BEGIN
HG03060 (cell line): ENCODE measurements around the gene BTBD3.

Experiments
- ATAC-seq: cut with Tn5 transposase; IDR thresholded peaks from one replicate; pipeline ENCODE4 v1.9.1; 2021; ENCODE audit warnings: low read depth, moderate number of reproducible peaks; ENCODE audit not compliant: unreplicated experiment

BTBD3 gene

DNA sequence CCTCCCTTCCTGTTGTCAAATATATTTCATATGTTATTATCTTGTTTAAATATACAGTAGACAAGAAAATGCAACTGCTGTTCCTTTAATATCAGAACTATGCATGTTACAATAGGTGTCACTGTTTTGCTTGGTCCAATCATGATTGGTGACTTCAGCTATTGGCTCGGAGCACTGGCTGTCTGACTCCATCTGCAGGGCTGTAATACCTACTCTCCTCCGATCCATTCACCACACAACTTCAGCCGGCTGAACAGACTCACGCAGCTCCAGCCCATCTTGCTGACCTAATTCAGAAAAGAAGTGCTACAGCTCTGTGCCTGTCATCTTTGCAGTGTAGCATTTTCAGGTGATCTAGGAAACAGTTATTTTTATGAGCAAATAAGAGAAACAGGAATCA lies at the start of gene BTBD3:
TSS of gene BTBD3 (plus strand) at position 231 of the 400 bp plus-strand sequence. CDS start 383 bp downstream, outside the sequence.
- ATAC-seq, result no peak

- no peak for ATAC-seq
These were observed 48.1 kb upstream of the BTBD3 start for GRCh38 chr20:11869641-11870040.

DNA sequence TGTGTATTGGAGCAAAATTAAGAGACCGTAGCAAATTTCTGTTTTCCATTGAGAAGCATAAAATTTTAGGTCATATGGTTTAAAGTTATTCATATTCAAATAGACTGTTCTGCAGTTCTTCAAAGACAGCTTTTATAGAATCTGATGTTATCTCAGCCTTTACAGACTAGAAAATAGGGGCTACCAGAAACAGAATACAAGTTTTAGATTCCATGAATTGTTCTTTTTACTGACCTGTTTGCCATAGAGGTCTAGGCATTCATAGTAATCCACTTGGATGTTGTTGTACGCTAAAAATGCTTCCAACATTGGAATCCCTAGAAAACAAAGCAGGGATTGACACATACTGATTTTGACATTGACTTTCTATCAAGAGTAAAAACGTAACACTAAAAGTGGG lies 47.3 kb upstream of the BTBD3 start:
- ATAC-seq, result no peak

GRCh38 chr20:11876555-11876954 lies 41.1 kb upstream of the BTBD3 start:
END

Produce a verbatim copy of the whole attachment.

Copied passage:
HG03060 (cell line): ENCODE measurements around the gene BTBD3.

Experiments
- ATAC-seq: cut with Tn5 transposase; IDR thresholded peaks from one replicate; pipeline ENCODE4 v1.9.1; 2021; ENCODE audit warnings: low read depth, moderate number of reproducible peaks; ENCODE audit not compliant: unreplicated experiment

BTBD3 gene

DNA sequence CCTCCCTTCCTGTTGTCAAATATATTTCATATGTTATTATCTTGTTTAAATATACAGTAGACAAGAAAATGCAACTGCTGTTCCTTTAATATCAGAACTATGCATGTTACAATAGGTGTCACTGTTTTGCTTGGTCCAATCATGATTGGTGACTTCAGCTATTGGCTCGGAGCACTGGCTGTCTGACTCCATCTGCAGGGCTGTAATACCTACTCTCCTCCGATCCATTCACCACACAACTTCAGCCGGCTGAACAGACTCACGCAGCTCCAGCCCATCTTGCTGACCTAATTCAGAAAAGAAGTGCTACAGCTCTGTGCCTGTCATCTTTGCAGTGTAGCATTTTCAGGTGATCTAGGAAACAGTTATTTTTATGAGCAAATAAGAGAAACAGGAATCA lies at the start of gene BTBD3:
TSS of gene BTBD3 (plus strand) at position 231 of the 400 bp plus-strand sequence. CDS start 383 bp downstream, outside the sequence.
- ATAC-seq, result no peak

- no peak for ATAC-seq
These were observed 48.1 kb upstream of the BTBD3 start for GRCh38 chr20:11869641-11870040.

DNA sequence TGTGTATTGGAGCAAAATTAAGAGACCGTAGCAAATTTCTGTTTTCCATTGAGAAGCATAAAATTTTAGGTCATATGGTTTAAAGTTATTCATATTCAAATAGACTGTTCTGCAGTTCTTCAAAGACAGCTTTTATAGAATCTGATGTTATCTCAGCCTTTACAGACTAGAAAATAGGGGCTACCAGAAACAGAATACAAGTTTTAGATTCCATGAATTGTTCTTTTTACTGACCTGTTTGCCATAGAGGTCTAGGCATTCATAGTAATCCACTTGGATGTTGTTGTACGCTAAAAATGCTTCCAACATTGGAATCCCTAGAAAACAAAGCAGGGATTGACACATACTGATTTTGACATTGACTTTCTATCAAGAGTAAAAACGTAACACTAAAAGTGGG lies 47.3 kb upstream of the BTBD3 start:
- ATAC-seq, result no peak

GRCh38 chr20:11876555-11876954 lies 41.1 kb upstream of the BTBD3 start: